Spain: Mireia Belmonte, multiple world and European s/c champion, has yet to decide which of Rebecca Adlington's Olympic crowns she will target as a fourth event at the London 2012 Olympic Games this July. All three of her world s/c title events, the 200, 400m medley and 200m butterfly, feature on Belmonte's schedule for the Spanish Olympic trials in late March but the 21-year-old coached by Fred Vergnoux at Sabadell is yet to decide whether to add the 400m or 800m free to her Games schedule.
On the eve of leaving for warm-weather training in South Africa after having taken a two-day break (25th and 26th) at Christmas, Belmonte told Spanish reporters: "We have yet to decide if it will be 400m or 800m. At European s/c championships (Poland, December) I won the 400m (3:56, second-best ever in textile) but I have to test my level in Olympic pool (50m, long-course). I've not swum that event in a major competition."
After her s/c successes of 2010 and 2011 and personal improvements long-course during that period, Belmonte now has her eye on the ultimate prizes: Olympic medals. "If I continue to improve as I have then I can make finals. Once there, it's easier to win a medal!" She noted the hunger that grew in her when she finished fourth in the 400IM at the world titles in Shanghai last July.
Asked if she could think of any others who would be taking on four solo events at London 2012, Belmonte replied: "It's hard to find anyone who dares to swim four individual events. Perhaps Melissa Franklin, of the United States, but I'm not sure.
Belmonte is working with a sports psychologist in her quest to make the Olympic podium. The key: "To find a balance between swimming and daily life … there are more than Olympic medals among life's choices".
No Spanish-born woman has ever won an Olympic swimming medal, Nina Zhivanevskaya's bronze over 100m backstroke at Sydney 2000 the only time the Spanish flag has flown over the race pool after an Olympic final among women after the Russian switched nationality in the wake of Atlanta 1996.
Australia: Triple Olympic gold medallist Stephanie Rice is in the headlines Down Under for two reasons - her break-up with Wallabies player Quade Cooper and the swim programme run in her name to develop future pupils for a school of dolphins to come. On her relationship with Cooper, Rice Tweeted a hint at why things had gone wrong: "The worst thing about being lied to is simply knowing you weren't worth the truth." Plenty more fish in the sea for Rice no doubt. Meanwhile, she is hoping to help place more fast fish in the Aussie pool through her "Steph's Swim Squad", an online program of training videos, nutritional information and squad updates that are released monthly for both parents and children throughout 2012.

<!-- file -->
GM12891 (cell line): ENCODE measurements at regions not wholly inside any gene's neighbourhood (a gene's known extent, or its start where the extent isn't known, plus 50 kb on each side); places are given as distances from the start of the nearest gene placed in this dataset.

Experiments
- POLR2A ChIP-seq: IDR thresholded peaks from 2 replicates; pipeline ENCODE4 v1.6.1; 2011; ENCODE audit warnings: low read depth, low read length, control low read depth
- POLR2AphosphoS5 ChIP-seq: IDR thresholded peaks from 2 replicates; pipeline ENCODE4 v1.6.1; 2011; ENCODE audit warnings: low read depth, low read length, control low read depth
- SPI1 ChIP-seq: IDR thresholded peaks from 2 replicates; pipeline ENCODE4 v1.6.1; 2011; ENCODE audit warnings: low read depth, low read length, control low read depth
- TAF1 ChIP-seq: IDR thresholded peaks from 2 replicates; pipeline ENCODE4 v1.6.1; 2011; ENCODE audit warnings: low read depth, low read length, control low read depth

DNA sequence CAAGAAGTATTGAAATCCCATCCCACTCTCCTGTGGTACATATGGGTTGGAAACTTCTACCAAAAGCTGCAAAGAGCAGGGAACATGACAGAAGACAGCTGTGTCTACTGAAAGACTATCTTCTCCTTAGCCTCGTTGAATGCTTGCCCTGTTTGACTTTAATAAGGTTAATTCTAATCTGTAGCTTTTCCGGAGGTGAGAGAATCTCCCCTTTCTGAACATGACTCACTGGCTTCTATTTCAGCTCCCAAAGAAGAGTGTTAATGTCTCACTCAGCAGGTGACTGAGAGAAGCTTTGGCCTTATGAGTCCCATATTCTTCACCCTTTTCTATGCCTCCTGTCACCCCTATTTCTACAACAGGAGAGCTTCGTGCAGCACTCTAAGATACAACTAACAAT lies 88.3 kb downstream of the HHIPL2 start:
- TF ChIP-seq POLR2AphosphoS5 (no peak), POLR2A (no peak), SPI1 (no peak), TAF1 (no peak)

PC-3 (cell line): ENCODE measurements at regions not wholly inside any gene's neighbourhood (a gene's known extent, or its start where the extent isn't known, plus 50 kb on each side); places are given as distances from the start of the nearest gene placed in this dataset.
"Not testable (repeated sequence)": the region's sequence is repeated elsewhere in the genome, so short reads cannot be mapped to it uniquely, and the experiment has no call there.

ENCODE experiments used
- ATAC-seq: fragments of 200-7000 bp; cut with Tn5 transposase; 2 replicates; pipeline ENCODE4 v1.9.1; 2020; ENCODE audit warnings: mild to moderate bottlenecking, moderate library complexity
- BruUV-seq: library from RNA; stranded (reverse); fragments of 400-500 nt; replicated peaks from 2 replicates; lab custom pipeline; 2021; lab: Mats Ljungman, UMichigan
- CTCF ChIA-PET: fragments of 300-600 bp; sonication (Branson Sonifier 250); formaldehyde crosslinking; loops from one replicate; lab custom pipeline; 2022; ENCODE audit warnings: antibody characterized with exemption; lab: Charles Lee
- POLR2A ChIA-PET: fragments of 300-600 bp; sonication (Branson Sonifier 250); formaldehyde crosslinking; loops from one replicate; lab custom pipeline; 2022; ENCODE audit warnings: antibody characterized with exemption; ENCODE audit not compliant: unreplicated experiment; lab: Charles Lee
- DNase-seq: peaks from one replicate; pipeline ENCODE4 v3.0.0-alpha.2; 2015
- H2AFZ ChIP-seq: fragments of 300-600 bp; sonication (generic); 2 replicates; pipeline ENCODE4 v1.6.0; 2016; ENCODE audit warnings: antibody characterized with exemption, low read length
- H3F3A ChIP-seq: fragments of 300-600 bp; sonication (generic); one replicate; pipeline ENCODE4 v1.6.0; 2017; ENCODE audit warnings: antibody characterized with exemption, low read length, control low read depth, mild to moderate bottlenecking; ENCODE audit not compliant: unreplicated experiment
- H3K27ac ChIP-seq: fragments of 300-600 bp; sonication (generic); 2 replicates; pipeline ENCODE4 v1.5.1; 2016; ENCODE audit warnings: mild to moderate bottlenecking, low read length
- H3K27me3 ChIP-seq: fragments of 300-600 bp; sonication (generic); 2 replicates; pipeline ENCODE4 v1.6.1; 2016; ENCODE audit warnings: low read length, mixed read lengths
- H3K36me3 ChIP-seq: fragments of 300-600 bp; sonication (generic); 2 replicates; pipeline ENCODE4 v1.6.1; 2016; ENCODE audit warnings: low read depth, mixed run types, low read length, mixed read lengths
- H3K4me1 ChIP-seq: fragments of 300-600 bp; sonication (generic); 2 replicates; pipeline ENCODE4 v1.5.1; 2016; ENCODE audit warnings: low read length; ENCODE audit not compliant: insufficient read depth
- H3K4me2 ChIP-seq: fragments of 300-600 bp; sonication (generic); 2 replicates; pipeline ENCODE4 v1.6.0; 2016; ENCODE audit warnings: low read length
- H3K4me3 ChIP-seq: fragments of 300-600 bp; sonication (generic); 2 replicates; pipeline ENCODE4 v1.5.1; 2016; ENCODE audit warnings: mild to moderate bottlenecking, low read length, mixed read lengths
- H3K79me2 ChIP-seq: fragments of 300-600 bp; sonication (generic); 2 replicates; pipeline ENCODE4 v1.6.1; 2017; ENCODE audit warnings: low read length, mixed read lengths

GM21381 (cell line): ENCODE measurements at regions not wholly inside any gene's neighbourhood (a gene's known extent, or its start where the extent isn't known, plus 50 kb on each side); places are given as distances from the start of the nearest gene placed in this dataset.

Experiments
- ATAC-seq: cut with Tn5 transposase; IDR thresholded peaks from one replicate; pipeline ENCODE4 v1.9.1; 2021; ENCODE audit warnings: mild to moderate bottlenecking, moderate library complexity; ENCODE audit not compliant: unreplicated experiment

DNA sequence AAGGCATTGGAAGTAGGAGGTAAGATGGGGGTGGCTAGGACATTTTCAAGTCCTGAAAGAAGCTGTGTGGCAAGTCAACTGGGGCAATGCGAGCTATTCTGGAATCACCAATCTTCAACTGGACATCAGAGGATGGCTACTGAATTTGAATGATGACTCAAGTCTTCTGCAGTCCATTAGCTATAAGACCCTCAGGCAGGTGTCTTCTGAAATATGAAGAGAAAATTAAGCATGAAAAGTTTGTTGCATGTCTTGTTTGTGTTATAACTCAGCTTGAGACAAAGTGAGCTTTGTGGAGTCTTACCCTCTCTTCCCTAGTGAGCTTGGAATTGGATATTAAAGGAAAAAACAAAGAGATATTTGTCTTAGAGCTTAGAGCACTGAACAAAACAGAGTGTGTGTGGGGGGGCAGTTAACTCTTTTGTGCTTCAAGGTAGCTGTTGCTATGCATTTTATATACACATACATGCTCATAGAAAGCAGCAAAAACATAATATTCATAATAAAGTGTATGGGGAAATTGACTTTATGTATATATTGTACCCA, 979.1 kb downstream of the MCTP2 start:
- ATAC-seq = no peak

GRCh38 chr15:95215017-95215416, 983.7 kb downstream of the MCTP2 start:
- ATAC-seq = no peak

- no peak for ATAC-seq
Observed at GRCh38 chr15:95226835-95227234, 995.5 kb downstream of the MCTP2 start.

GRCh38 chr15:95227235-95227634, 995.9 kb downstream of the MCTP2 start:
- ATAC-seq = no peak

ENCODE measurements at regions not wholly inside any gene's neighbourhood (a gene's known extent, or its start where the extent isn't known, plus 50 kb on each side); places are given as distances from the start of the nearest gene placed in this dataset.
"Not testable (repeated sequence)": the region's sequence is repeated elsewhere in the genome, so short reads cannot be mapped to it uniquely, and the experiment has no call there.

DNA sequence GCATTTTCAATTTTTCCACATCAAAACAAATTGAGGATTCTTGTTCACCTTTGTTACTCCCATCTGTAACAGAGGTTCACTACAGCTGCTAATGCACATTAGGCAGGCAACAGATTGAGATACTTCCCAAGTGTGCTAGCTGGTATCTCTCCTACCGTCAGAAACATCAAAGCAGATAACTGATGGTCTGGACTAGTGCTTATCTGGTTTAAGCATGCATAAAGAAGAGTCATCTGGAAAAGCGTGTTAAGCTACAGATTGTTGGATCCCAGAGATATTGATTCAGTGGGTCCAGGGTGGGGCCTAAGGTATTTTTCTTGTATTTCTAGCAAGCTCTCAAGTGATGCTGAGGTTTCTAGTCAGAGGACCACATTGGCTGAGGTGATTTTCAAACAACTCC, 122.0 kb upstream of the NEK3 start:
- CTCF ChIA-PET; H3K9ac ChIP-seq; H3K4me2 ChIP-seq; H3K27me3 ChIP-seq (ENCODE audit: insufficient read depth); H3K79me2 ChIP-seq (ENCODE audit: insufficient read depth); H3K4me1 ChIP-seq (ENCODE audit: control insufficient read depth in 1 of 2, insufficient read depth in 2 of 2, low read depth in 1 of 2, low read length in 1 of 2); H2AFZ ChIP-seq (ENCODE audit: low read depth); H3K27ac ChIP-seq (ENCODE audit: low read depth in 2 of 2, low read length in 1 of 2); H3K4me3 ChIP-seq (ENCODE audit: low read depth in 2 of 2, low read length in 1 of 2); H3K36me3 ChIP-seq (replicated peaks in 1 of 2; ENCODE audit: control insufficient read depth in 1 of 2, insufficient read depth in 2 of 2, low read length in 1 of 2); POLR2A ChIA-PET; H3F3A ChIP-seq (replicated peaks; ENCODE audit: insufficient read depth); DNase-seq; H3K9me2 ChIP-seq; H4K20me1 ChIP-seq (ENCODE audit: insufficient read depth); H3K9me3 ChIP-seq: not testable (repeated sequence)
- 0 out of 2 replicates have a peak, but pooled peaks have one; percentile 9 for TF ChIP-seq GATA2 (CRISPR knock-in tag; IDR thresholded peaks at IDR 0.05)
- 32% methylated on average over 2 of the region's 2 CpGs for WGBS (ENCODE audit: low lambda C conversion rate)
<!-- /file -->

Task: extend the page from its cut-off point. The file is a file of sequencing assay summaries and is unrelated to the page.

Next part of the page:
Australia: the country's senior International Olympic Committee member Kevan Gosper reckons that illegal betting could be a more serious threat than doping to international sport. "Illegal betting is potentially a worse assault to the standards and quality of sport than doping because of the volume of money involved," Gosper told the media. It is not a new phenomenon but it is now becoming a serious concern. It is evil in nature and the process can be corrupting to the individual, risking their sporting careers and threatening the proper outcome of fair competition. Law-enforcement authorities are far more concerned about illegal gambling issues than the drug issue." Others have argued for law-enforcement authorities to get more involved in doping issues - and thus prevent the abuse of young folk guided by those motivated by money, among other things, in the same way that gamblers are. Gosper hinted that the risk was greater where one athlete could be got at by the unscrupulous: "Illegal sports betting people can get to a team member and tell them they can make a lot of money from one small element of the game without affecting the team outcome. It is a lot different and a lot easier than trying to get a whole team to throw an event." He believed that it was much harder to detect illegal betting than doping.